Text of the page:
Interested to learn more about Zen philosophy, teachings, and practice? There are many, many great books on the subject of Buddha’s teachings, so we have compiled a list you may find helpful.
Seldom has such a small handful of words provided a teaching as rich as has this famous opening line. Subtle Sound: The Zen Teachings of Maurine Stuart, Edited by Sherry Chart.
Maurine Stuart (1922–1990) was one of a select group of students on the leading edge of Buddhism in America: a woman who became a Zen master. Like a Dream, Like a Fantasy: The Zen Teachings and Translations of Neogene Sendai, edited by Dido Shaman.
Suzuki introduced the West to Zen philosophy, Neogene Sendai helped introduce it to Zen practice, becoming the first great Japanese meditation master to fully immerse himself in the everyday life of America. Inner Revolution: Life, Liberty, and the Pursuit of Real Happiness by Robert Thurman.
No Beginning, No End: The Intimate Heart of Zen by Caruso Kong Joshi. Zen master Caruso Kong Joshi shows us how to treasure the ordinary activities of our daily lives through an understanding of simple Buddhist practices and ideas.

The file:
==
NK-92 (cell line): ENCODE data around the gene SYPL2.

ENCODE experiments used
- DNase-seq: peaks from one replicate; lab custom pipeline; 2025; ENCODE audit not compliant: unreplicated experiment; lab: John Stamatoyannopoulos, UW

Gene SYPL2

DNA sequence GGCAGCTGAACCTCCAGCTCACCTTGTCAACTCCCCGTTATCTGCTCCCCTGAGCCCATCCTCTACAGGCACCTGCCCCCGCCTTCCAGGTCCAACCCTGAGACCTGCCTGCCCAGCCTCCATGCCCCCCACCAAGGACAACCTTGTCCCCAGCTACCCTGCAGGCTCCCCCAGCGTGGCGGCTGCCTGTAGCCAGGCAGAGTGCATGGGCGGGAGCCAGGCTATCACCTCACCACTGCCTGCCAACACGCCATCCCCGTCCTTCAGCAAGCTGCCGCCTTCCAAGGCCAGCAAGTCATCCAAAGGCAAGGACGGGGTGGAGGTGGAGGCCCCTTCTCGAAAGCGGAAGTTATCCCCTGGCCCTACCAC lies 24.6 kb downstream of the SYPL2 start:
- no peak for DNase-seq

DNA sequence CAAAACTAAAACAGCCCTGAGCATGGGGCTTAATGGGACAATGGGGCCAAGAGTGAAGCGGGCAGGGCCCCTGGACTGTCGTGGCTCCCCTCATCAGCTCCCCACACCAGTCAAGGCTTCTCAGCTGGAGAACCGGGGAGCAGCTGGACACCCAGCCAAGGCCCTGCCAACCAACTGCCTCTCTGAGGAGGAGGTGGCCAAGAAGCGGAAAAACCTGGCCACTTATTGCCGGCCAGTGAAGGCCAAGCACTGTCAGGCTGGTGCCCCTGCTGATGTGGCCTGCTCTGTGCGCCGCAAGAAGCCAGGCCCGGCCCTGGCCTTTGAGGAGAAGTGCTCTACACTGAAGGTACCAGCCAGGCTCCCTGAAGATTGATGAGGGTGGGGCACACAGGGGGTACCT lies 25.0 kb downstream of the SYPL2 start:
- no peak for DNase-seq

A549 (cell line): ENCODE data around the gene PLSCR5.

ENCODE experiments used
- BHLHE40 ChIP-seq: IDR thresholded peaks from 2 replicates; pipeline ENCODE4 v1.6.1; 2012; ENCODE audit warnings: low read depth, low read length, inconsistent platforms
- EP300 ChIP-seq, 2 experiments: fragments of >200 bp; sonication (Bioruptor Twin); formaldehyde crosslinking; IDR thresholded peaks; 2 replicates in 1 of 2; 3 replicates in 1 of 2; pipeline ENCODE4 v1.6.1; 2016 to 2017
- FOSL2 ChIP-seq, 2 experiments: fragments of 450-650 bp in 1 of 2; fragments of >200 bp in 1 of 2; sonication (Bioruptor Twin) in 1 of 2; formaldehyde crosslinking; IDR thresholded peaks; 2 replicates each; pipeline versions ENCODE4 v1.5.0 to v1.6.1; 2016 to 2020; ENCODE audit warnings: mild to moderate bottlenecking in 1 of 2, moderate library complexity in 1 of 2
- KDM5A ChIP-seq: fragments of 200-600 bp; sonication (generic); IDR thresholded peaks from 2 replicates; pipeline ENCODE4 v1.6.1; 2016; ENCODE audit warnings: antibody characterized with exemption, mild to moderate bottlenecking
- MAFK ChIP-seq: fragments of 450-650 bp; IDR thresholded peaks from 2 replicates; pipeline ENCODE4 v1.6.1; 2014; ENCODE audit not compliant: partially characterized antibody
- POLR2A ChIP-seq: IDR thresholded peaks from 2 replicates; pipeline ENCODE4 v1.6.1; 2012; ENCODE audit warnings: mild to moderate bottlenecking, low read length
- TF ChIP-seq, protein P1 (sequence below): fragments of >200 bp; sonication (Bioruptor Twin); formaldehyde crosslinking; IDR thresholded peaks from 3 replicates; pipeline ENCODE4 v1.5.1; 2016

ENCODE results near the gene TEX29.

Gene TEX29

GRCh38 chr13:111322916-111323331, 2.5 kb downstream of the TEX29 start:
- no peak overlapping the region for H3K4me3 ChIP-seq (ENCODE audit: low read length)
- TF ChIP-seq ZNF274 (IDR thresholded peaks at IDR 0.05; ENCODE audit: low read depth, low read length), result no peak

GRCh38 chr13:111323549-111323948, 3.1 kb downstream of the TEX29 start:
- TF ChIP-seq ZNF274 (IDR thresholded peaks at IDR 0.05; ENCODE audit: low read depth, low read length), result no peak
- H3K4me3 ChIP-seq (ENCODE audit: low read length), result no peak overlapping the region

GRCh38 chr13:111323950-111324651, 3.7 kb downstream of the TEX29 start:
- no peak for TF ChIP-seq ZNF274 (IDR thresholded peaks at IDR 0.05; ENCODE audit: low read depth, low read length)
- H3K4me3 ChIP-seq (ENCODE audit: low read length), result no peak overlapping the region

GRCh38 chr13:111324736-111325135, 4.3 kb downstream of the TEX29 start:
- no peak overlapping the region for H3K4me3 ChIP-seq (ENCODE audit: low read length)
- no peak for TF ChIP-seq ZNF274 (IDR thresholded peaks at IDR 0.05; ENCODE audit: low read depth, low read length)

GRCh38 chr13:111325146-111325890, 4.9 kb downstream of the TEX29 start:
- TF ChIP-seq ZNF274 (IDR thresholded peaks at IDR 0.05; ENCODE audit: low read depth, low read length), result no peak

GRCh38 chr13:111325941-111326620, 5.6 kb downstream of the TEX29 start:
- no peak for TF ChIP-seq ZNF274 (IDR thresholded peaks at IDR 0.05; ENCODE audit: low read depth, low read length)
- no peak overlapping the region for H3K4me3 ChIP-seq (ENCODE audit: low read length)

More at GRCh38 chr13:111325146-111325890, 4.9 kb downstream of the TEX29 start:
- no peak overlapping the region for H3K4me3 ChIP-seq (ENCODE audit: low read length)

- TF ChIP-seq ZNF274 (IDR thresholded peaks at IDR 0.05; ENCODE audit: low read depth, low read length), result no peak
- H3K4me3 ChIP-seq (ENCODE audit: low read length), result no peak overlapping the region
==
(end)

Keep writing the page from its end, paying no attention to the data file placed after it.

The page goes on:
Novice to Master: An Ongoing Lesson in the Extent of My Own Stupidity by Solo Marinara and Belinda Ottawa Yamagata. Marinara’s voice is uniquely tuned to the truth of the condition of the human mind and spirit and his reflections and interpretations are unvarnished and succinct.
The Path to Bodhidharma: The Teachings of Shoo Hard Joshi, edited by Jane Ago. When studying ancient Eastern philosophies, it is a rare opportunity to learn the art directly from a living master.
Being Upright takes us beyond the conventional interpretation of ethical precepts to the ultimate meaning that informs them. Red Anderson first introduces us to the fundamental ideas of Zen Buddhist practice.
Name Die Boss: A Transmission of Zen Buddhism to America, by Neogene Sendai, Seen Niagara and, Dido Shaman, edited by Louis Nordstrom. A New Buddhist Path: Enlightenment, Evolution, and Ethics in the Modern World by David R. Low.
Engage with a new vision of Buddhism and the modern world with the bestselling author of Money Sex War Karma: Notes for a Buddhist Revolution. Endless Vow: The Zen Path of Seen Niagara, edited by Kazakh Takanashi and Shine Rook Sherry Chart.
Find an intimate, in-depth portrait of this great Zen master through his poems, letters, journal entries, and other writings, illustrated with his calligrapher. Wild Ivy: The Spiritual Autobiography of Zen Master Akin, Norman Waddell, translator.